Often when people use the term “income-based repayment,” what they really mean are all the plans that fall under federal “income-driven repayment. The “Income-Based Repayment Plan” (IBR) is only one of those income-driven repayment (IDR) plans.
Other income-driven plans include Pay As You Earn (PAYE), Revised Pay As You Earn (REPAYE) and Income-Contingent Repayment (ICR).
The fact that the federal government decided to name one of its income-driven plans “income-based repayment” is unnecessarily confusing. Consequently, many people mistakenly say they’re on Income-Based Repayment when they’re actually on PAYE, REPAYE or ICR.
How many income-driven repayment plans are there?
There are currently four federal income-driven student loan repayment plans.
- IBR: Income-Based Repayment
- ICR: Income-Contingent Repayment Plan
- REPAYE: Revised Pay As You Earn
- PAYE: Pay As You Earn
The remainder of this guide breaks down the similarities and differences between these four plans. You’ll also learn how to use these plans and what forgiveness options each come with.
How to estimate your monthly payment under each repayment plan
With each of the IDR plans, your payment will be a percentage of your discretionary income. Before taking a look at the percentage that each plan uses, it’s important to understand what “discretionary income” even is.
What is discretionary income?
While many people think of discretionary income as being their income minus expenses, the U.S. Department of Education determines your discretionary income a different way.
For federal student loans, your discretionary income is whatever money you bring in that’s over 150% of the federal poverty guidelines.
For example, the current poverty guideline for a family size of one is $12,490. When you take $12,490 and multiply it by 150%, you get $18,735. If your adjusted gross income (AGI) was $40,000, you would subtract $18,735 from that number to find your discretionary income — $21,265 ($40,000 – $18,735).
For a more detailed explanation of how discretionary income works, check out Student Loan Planner’s discretionary income guide.
How monthly payments are calculated
This is how your monthly payment amount is calculated under each IDR plan.
If this all seems a bit confusing to you, you’re not alone! The good news is you don’t have to do a bunch of manual math calculations to estimate your payment amount under each plan.
Let Student Loan Planner’s student loan calculator do all the heavy work for you and tell you what your estimated monthly payment would be under each IDR plan.
You can also use the federal government’s repayment estimator.
How to find out if you’re eligible for income-driven repayment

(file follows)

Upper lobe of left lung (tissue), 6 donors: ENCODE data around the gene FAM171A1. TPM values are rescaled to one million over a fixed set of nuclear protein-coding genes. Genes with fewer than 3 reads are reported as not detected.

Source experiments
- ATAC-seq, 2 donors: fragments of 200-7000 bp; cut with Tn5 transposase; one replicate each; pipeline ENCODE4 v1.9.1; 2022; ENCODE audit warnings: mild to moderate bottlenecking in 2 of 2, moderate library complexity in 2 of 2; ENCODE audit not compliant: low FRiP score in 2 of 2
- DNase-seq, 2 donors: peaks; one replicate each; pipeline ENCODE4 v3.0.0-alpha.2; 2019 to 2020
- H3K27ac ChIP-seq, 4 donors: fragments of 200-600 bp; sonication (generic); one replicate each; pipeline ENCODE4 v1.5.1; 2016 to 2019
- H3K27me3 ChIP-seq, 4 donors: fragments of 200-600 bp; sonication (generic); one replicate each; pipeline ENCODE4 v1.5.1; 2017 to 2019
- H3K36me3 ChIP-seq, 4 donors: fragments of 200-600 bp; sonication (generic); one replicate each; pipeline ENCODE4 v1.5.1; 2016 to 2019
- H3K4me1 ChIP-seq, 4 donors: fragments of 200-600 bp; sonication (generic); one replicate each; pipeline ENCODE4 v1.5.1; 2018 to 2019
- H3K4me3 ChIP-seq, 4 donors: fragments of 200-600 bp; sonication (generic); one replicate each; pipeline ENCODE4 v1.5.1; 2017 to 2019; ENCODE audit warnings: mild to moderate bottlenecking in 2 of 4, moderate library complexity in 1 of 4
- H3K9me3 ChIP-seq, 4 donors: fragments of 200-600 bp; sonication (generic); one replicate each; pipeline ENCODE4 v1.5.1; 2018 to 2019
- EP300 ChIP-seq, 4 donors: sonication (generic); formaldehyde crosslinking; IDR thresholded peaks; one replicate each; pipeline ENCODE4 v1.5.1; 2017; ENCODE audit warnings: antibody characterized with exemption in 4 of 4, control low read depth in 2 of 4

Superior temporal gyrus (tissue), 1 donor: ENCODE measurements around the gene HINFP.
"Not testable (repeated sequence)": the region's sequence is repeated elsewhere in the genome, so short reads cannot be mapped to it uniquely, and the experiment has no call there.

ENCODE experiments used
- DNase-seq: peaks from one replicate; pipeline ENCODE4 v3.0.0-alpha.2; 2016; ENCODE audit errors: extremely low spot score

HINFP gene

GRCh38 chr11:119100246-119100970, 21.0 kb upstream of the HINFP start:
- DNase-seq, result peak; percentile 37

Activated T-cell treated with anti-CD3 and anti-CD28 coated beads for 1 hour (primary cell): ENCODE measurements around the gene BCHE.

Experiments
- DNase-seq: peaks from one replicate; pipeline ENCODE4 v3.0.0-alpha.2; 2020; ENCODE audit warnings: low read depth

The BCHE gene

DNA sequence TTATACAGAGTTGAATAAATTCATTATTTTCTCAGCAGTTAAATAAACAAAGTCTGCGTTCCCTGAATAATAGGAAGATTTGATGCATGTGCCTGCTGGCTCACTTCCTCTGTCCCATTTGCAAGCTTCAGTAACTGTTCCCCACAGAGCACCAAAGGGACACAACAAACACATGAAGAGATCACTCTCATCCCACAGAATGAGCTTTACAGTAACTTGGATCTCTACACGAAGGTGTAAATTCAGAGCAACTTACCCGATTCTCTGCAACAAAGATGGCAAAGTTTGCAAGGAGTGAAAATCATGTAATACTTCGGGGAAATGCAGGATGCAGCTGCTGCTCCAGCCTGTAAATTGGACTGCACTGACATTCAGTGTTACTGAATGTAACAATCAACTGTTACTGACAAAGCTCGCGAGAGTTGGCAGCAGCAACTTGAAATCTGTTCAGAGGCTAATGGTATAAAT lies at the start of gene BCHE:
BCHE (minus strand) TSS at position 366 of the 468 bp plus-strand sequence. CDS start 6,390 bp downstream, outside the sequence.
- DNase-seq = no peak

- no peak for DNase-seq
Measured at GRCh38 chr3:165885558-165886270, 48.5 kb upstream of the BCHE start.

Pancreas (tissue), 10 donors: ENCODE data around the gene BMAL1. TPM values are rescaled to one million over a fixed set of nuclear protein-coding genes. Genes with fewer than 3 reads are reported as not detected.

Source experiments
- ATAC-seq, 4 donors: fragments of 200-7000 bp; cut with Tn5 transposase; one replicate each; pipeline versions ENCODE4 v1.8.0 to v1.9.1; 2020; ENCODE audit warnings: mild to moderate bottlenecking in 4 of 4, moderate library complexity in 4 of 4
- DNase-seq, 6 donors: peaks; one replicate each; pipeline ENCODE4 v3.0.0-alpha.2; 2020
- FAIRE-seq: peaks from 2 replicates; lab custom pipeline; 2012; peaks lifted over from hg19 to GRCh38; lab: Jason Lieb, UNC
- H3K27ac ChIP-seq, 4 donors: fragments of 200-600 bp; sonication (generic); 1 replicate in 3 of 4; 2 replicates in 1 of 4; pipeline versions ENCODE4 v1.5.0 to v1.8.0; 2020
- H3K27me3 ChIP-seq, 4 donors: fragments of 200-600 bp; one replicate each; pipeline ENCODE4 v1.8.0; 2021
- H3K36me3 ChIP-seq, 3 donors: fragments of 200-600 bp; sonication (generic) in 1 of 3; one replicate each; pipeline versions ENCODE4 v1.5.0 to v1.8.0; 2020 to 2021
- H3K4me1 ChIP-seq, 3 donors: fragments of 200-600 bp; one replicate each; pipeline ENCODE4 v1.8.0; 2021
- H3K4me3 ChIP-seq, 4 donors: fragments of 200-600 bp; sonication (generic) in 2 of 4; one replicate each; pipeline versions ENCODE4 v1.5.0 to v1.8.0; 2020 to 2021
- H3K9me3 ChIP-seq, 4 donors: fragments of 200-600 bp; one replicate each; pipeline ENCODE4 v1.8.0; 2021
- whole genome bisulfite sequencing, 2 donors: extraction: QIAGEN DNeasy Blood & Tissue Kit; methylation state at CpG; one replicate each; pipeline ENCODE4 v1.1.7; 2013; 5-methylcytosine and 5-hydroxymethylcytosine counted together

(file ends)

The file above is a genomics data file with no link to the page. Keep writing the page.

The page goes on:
While it may seem obvious, it should be made clear that only federal student loans qualify for an IDR plan. Private student loans are not eligible.
Any borrower with eligible federal student loans can use the REPAYE or ICR plans, regardless of income.
But with PAYE and IBR, you won’t be eligible if your monthly payments under these plans would be more than it would be on a 10-year Standard Repayment Plan.
It’s important to note, though, that once you’re accepted for PAYE or IBR, you’re allowed to remain on the plans even if your monthly payment rises to the same amount as it would have been under the 10-year Standard Repayment plan.
This is important for remaining eligible for Public Service Loan Forgiveness (PSLF). Don’t let your loan servicer kick you off of IBR because “you no longer qualify.” Once you’re accepted to PAYE or IBR, you can stay on the plans for the remainder of your loan repayment.
Additional PAYE eligibility requirements
In addition to the income requirements for PAYE, you’ll also need to be a “new borrower.” What does that mean? It means that you meet the following requirements:
- You took out federal student loans after Oct. 1, 2007.
- You didn’t have a federal student loan balance when taking out those loans.
- You received a Direct Loan on or after Oct. 1, 2011.
Most students who attended school in 2007 or later should meet these requirements.
Which income-driven repayment plans are eligible for forgiveness?
There are two main federal loan forgiveness options that are directly related to IDR plans. The first way to receive forgiveness is by completing your entire repayment plan. Once you do, any remaining balance is forgiven.
The second forgiveness option connected with income-driven repayment plans is PSLF. Let’s take a closer look at the details for both.
This is how long you’ll need to make payments on each plan before you’re eligible to have your remaining balance forgiven.
If you’d like to see exactly what your remaining forgivable balance would be under each plan, our calculator can help.